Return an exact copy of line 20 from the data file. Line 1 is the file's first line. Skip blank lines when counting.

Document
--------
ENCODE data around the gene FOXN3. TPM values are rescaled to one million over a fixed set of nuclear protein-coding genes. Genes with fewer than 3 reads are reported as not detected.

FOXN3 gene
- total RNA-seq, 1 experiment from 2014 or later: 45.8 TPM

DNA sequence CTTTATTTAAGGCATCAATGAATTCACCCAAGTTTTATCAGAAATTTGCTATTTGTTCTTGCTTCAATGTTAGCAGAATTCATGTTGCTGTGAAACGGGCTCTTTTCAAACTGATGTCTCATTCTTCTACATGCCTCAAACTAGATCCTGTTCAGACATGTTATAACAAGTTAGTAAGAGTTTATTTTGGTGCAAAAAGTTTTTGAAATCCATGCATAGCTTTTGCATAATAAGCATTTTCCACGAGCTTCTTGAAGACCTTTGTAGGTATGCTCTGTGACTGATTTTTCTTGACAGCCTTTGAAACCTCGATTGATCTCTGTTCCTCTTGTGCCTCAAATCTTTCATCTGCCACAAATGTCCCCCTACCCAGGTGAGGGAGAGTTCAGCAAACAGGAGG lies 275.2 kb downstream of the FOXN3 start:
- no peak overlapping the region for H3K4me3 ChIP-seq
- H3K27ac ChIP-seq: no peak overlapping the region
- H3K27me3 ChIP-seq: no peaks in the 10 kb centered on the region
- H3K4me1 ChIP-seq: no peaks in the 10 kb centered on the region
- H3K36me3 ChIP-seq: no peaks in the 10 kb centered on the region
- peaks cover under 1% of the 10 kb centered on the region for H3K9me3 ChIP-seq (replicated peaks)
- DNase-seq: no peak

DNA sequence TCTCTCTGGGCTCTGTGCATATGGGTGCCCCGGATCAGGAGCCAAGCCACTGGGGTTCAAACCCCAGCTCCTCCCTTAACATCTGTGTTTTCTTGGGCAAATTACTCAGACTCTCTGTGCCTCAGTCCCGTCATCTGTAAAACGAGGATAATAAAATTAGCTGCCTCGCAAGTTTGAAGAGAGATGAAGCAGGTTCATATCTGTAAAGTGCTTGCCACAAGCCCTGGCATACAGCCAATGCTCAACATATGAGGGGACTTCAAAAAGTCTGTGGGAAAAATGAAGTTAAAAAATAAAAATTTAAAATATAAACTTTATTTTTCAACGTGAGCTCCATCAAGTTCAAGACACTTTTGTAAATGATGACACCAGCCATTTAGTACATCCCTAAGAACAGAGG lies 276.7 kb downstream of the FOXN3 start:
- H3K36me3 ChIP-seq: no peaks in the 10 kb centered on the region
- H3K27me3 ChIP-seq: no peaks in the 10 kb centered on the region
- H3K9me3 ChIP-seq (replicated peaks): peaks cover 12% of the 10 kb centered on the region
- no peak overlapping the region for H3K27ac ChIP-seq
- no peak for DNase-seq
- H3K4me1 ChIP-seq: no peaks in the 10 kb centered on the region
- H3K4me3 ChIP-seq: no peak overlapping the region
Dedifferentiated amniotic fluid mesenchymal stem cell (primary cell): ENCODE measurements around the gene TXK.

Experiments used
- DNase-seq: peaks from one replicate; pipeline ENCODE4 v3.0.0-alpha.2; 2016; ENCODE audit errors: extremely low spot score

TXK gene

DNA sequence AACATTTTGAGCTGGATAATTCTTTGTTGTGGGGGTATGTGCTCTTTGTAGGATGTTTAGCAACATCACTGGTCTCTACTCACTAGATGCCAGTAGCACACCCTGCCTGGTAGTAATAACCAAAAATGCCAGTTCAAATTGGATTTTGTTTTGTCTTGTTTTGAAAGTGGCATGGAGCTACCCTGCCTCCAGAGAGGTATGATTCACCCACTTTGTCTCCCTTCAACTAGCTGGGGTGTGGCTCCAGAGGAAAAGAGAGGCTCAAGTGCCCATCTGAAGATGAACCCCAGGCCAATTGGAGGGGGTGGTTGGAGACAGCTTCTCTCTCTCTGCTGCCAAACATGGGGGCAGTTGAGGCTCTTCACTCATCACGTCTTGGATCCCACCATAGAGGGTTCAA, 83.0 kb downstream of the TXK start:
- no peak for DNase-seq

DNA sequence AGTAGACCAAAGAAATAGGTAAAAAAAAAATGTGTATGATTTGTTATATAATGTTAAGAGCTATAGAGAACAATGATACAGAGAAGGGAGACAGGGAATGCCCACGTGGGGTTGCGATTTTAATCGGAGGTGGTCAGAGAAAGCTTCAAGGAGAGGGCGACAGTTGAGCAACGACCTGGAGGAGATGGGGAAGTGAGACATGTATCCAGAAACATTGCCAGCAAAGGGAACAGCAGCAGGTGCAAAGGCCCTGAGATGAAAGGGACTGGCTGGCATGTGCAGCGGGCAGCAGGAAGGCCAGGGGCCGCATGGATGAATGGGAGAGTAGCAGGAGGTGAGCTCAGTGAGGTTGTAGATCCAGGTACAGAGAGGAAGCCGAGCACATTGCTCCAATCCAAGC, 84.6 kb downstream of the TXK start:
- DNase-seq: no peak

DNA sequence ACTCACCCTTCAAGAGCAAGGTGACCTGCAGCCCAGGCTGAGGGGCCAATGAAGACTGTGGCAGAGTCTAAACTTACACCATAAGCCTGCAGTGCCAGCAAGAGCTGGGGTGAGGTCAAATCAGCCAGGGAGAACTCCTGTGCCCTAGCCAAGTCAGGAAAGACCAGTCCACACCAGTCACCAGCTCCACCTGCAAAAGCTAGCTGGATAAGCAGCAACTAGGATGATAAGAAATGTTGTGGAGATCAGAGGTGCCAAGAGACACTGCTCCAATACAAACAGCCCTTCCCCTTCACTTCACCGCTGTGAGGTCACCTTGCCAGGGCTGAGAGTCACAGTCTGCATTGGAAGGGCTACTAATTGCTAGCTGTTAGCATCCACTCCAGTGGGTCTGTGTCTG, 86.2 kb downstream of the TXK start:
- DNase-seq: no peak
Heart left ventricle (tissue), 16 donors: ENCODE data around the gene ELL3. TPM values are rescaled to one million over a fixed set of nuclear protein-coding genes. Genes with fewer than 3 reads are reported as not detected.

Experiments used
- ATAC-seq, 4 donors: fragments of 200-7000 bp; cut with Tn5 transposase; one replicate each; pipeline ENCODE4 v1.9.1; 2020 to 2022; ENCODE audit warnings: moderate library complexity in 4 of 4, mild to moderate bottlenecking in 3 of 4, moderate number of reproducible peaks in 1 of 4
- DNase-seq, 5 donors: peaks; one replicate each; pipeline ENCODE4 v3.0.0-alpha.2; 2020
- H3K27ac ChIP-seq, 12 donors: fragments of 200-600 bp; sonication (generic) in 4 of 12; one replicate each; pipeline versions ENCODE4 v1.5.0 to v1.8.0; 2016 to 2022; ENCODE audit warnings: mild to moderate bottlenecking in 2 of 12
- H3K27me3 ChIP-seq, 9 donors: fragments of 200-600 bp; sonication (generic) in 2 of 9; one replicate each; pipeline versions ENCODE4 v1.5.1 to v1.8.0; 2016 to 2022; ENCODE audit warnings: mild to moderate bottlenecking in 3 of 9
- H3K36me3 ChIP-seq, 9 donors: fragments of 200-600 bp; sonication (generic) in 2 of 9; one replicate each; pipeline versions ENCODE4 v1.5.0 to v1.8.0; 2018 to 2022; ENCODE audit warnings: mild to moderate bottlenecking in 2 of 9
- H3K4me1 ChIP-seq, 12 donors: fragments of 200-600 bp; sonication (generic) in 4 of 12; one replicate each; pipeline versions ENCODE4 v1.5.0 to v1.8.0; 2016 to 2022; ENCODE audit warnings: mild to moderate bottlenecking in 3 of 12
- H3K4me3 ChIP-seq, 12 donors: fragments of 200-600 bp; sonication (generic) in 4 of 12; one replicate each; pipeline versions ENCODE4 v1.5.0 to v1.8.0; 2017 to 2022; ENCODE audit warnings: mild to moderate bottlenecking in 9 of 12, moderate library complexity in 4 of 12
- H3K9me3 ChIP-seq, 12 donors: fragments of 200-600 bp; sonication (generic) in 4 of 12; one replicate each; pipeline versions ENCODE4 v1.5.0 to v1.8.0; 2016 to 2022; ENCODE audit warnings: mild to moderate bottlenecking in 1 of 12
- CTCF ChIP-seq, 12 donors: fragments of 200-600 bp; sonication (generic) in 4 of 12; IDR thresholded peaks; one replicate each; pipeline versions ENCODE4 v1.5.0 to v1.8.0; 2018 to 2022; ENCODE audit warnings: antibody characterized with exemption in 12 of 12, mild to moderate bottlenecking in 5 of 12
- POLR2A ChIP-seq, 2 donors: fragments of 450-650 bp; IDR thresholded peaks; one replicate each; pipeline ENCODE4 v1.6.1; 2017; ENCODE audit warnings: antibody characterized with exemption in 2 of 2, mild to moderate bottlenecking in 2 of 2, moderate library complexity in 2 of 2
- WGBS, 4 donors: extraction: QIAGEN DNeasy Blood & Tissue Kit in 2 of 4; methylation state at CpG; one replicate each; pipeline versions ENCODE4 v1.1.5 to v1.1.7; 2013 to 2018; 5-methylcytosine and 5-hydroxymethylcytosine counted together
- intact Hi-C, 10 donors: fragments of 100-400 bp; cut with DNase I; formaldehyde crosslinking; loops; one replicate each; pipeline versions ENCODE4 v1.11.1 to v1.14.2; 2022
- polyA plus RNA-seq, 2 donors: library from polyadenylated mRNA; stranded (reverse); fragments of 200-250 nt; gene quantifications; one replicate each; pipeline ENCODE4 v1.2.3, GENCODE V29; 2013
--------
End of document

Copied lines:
Dedifferentiated amniotic fluid mesenchymal stem cell (primary cell): ENCODE measurements around the gene TXK.